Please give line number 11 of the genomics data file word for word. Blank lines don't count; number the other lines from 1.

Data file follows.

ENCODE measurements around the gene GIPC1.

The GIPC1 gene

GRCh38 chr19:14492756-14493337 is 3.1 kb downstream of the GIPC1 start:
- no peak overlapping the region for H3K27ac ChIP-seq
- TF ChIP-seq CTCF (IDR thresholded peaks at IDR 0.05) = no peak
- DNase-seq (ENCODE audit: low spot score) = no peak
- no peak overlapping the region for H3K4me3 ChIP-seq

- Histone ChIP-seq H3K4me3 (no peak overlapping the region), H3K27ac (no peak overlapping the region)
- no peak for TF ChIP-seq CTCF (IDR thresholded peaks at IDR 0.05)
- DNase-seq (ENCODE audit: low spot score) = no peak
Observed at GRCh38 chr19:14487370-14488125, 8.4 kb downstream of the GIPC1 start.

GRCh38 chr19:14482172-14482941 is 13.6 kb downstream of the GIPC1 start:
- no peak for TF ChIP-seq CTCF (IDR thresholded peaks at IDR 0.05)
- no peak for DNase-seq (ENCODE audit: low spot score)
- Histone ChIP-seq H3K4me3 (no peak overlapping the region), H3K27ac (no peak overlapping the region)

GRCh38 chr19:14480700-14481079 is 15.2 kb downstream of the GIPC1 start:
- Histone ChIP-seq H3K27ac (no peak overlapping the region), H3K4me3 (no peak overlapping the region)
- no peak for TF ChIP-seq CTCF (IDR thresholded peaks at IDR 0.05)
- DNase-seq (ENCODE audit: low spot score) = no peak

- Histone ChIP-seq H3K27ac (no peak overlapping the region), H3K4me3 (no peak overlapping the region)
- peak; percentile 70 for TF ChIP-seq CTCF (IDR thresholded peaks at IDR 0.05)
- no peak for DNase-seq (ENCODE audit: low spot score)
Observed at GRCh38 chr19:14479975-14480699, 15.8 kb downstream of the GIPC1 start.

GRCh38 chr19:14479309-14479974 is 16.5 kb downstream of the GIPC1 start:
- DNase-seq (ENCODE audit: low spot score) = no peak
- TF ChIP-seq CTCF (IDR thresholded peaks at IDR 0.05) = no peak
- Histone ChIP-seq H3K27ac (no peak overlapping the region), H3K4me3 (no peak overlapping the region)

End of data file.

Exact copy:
Observed at GRCh38 chr19:14487370-14488125, 8.4 kb downstream of the GIPC1 start.